The F.C.C. chairman in the Obama administration, Tom Wheeler, had said there was a lack of competition among telecom firms, making small businesses, such as gas stations and retailers, and major wireless carriers like Sprint vulnerable to price increases.

Those increases are passed on to consumers as the businesses raise prices for goods and services to recoup the cost of higher internet connection fees, Mr. Berenbroick said.

Mr. Wheeler was unable to get his proposal approved before the presidential election in November, and once Mr. Pai was named to run the agency, the proposal was killed.

Late last month, after intense lobbying by AT&T and telecom trade groups, Mr. Pai introduced a plan to loosen the standards for rate regulations in business data services.

Mr. Pai declined to comment on the proposal.

In more than 10 meetings with F.C.C. officials since the November election and in dozens of other meetings last year, AT&T’s top lobbyists argued that the market was competitive, with cable companies also serving business customers.

“The data show that there are competitive facilities blanketing the country, fighting for business customers nearly everywhere customers buy these services,” AT&T’s vice president for federal regulatory affairs, Caroline Van Wie, wrote in a blog post this week.

Small businesses criticized Mr. Pai’s deregulatory efforts, saying they were introduced without a period of public comment. The businesses also said cable operators did not serve all business customers and often did not provide the same robust connectivity that telecom companies do for wholesale connections to the internet.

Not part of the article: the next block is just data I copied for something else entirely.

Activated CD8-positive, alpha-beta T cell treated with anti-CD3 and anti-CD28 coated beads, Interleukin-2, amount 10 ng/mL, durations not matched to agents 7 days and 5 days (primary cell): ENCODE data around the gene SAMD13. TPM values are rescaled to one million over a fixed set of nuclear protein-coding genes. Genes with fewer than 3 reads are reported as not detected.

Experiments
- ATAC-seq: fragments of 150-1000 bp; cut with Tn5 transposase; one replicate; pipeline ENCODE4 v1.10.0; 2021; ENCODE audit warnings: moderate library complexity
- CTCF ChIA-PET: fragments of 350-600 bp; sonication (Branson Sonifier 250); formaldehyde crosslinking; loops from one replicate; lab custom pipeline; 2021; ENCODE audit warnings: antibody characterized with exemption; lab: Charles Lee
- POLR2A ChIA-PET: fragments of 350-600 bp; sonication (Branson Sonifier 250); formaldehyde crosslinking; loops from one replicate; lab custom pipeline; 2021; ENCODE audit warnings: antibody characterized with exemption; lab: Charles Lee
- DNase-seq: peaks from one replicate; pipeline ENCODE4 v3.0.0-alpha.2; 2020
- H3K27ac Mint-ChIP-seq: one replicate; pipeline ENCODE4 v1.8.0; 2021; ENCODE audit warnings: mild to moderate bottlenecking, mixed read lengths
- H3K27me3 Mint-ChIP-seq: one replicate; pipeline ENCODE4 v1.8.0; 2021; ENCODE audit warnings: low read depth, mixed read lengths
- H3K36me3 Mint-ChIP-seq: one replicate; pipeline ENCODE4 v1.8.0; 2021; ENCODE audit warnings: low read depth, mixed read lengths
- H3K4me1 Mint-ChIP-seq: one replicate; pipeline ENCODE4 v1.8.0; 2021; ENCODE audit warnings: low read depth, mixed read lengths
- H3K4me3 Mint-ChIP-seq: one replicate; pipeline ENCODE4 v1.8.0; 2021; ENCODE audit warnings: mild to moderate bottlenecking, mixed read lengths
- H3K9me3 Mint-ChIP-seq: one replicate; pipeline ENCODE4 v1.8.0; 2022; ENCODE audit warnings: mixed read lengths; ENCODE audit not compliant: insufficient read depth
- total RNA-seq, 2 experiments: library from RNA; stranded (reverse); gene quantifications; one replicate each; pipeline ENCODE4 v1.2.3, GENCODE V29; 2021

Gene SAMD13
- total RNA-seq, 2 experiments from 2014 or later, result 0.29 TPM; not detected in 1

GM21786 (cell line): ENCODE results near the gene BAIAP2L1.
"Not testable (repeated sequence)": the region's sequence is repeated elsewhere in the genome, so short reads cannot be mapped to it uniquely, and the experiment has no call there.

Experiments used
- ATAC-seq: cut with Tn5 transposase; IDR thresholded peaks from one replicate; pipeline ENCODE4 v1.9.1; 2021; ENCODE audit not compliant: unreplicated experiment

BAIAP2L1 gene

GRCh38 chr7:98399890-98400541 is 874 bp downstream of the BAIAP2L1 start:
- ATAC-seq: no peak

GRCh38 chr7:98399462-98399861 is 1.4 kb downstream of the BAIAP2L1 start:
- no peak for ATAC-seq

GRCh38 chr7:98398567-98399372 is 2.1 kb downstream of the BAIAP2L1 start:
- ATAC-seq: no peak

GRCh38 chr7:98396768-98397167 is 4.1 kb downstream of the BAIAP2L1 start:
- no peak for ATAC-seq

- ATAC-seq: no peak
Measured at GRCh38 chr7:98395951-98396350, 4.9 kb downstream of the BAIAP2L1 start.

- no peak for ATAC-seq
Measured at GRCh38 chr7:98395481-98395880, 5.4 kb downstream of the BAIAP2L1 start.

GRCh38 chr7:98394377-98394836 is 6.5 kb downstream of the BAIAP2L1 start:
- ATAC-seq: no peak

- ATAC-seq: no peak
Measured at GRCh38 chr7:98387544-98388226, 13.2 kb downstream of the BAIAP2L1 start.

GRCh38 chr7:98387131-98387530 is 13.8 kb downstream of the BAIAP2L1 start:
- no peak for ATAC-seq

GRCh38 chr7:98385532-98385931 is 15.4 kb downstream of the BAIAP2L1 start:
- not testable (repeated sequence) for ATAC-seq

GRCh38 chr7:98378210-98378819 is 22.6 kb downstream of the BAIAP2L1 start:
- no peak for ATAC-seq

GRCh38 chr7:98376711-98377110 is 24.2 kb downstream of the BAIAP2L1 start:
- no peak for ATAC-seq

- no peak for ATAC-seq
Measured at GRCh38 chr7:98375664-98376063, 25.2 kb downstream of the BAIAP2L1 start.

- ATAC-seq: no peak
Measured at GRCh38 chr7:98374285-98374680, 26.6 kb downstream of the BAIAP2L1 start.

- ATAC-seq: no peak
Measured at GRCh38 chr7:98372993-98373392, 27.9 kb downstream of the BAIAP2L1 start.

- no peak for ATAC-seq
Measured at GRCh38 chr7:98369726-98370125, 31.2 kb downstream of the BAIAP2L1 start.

This month, the Small Business Administration’s independent office of advocacy met with officials at the F.C.C. to ask for a delay in the vote.

The proposed competitive market test “may result in reduced choices for small businesses,” S.B.A. officials said in a public filing about the meeting.

The other vote on Thursday involves lifting a limit on the amount of certain airwaves any one television broadcasting company can own throughout the country. Mr. Pai has argued that media ownership rules are outdated and ignore the increased competition that media firms face from Facebook, Netflix and other internet companies.

But without the limits, which were introduced in 2013 by Mignon L. Clyburn, then the acting F.C.C. commissioner and now the sole Democrat on the commission, the agency may be paving the way for industry consolidation, giving too much power to media corporations that can influence public opinion, some Democrats and consumer groups warn.

Representative Nancy Pelosi of California, the House Democratic leader, wrote a letter to Mr. Pai this week criticizing the proposal. She singled out the possibility that Sinclair would buy Tribune Broadcasting after the F.C.C.’s vote.

“That would be bad news for consumers in Tribune’s markets in two ways,” she said. “First, consumers would lose an independent voice in their media market, and second, consumers could see their cable bills go up because Sinclair charges cable operators more than Tribune for retransmission consent.”